World IPv6 Day Ends, Everyone Goes Back to IPv4

 
 
By Fahmida Y. Rashid  |  Posted 2011-06-09 Email Print this article Print
 
 
 
 
 
 
 

After a successful day of testing out IPv6, most organizations have gone back to IPv4, business as usual.

World IPv6 Day is over, and the Internet didn't collapse, the sky didn't fall, and hackers didn't cause chaos. Most users probably didn't notice a thing and that's exactly the outcome network administrators and security professionals wanted.

For 24 hours, more than 400 organizations, including Internet service providers, businesses, educational institutions and government agencies, enabled the next generation IPv6 standard on their main Websites. Organized by the Internet Society, the goal for the June 8 experiment was to educate businesses about IPv6 and the need to migrate over to the new protocol.

Participants also got the opportunity to gather data on a global scale, as well. Several of the companies have said they will be reaching out to other organizations to analyze collected data and share insights.

But World IPv6 Day was an exercise for organizations that had already implemented the network hardware and software to make the switch to the new Web protocol. The test did not reveal how many enterprises including small and midsize companies that are nowhere near ready to make the transition.

"The first global test of IPv6 passed without incident," wrote Google's Lorenzo Colitti on the official Google blog. Google saw about 65 percent more IPv6 traffic than usual and saw no significant issues, according to Colitti.

Networking company Neustar has been tracking DNS queries from businesses utilizing IPv6 and noticed an 81 percent increase in IPv6 usage from May 2 to June 8, going from 43.47 million queries to 78.7 million. The most significant jump happened between May 18 and May 27, when traffic spiked up 33 percent, and a smaller 10 percent jump between June 2 and June 7, according to Neustar's numbers.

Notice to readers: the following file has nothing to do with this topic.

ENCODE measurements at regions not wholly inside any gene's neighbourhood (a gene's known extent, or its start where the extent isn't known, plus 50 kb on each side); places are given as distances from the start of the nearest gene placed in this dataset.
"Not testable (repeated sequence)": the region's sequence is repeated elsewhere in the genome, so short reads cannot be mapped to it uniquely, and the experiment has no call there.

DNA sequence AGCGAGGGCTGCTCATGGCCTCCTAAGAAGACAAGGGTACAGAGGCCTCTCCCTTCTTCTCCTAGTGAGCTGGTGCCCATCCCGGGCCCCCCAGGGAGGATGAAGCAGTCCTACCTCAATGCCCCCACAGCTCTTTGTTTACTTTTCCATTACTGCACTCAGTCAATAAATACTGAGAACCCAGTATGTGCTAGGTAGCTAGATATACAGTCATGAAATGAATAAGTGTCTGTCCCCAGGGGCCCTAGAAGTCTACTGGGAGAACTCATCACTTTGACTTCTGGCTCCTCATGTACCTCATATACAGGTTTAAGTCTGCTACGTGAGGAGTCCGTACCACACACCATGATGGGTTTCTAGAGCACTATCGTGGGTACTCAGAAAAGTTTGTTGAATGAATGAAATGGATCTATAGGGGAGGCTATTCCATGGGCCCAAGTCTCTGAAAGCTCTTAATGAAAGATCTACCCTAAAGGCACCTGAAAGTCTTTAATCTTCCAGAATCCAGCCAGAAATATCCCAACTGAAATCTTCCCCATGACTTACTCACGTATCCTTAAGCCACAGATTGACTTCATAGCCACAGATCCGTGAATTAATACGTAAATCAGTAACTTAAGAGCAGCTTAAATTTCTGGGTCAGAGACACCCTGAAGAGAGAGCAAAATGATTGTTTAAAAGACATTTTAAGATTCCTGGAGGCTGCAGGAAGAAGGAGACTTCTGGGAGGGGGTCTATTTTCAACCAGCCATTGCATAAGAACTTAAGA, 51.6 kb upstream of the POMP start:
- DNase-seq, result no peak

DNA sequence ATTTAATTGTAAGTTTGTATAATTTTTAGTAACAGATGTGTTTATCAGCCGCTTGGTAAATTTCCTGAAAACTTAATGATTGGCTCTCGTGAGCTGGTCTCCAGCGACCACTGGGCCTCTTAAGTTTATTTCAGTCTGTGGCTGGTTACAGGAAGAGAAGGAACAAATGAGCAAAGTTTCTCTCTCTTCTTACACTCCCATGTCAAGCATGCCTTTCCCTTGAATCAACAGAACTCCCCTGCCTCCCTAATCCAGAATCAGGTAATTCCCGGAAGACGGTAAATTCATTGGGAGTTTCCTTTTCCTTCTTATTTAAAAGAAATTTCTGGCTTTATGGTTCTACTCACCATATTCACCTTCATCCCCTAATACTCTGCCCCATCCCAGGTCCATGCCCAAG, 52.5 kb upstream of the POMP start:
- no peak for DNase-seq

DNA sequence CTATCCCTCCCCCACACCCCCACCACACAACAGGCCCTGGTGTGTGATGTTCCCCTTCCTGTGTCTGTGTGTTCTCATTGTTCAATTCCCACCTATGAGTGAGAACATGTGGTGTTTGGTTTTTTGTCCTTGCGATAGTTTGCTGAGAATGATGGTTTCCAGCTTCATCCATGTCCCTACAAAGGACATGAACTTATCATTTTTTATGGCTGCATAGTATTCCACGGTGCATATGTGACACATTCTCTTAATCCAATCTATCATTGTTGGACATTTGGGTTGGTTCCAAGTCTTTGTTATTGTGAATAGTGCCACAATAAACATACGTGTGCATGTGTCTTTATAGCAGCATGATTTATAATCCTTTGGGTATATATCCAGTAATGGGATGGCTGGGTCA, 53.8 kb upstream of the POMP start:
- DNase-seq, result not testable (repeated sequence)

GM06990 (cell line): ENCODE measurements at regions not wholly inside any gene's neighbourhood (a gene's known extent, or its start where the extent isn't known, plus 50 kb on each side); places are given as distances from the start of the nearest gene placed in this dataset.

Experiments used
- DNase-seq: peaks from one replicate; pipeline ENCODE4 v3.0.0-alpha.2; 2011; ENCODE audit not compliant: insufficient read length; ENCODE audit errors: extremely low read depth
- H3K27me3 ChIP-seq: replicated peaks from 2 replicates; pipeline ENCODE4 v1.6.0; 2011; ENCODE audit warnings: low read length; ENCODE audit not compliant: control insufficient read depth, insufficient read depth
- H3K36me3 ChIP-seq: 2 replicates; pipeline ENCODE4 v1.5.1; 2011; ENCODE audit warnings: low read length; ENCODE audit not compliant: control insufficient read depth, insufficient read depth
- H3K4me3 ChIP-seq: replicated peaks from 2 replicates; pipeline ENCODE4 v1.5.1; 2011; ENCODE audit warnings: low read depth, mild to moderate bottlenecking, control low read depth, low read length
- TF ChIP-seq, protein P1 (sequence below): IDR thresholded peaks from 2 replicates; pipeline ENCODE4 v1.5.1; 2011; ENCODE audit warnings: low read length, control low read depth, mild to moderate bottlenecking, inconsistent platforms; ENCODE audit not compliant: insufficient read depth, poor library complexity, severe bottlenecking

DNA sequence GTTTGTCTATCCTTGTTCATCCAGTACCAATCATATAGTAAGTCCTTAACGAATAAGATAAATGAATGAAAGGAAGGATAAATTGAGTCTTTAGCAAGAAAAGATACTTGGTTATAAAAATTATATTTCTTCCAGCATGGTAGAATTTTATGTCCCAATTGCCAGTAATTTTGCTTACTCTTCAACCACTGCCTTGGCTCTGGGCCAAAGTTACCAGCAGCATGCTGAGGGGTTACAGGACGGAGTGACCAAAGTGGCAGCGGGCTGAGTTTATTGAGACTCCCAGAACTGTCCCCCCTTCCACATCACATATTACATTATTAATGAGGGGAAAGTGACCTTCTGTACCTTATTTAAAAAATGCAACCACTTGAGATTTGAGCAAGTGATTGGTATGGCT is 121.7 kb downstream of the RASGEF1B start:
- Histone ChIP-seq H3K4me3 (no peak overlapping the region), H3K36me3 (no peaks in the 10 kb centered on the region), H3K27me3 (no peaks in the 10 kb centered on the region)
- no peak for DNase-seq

Interestingly, there were about 300,000 fewer queries on June 8 than on June 7. The slight dip is most likely due to the fact that businesses were focused on getting the infrastructure up and running in the days leading up to the actual World IPv6 Day, Tom McGarry, vice president of the Advanced Technology Group at Neustar, told eWEEK. Most of the observed DNS queries on June 8 were most likely just people going around and checking nothing was broken, McGarry said.

"We saw over 1 million users reach us over IPv6," senior network engineer Donn Lee posted on the Facebook blog. Lee noted there wasn't a corresponding increase in the number of users needing assistance.

Arbor Networks monitored the IPv6 networking traffic throughout the day and noticed a modest uptick in native IPv6 data. The bulk of the current IPv6 traffic happens to be 6in4 traffic, as users rely on tunnel services from providers such as Hurricane Electric to get IPv6 connectivity. That remained the case on World IPv6 Day, but native IPv6 traffic jumped from a little over 10 percent of all IPv6 activity to a peak of about 37 percent on June 8. The biggest spike in activity occurred about 4 hours into the test, around 8pm EDT on June 7. In general, native IPv6 data ranged between 15 to 20 percent throughout the day with occasional spikes reaching 25 percent, according to Arbor Networks data.

Spikes usually corresponded to the peak evening hours of each timezone, according to Don Bowman, co-founder and CTO of networking company Sandvine.

For most observers, the bigger question was how many companies will continue supporting IPv6 Day once World IPv6 Day is over. A number of users on Twitter expressed optimism that companies who'd turned on IPv6 would decide to leave it on. The American Registry for Internet Numbers (ARIN), the regional Internet registry for North America, responded with a simple "We agree," on Twitter.

Facebook will continue to dual-stack its developer pages to handle both IPv4 and IPv6 traffic, even though the main page has gone back to IPv4, according to Lee. Other companies have also turned off IPv6 on their main sites, although many of them continue to support IPv6 versions of various pages.

 
 
 
 
 
 
 
 
 
 
 

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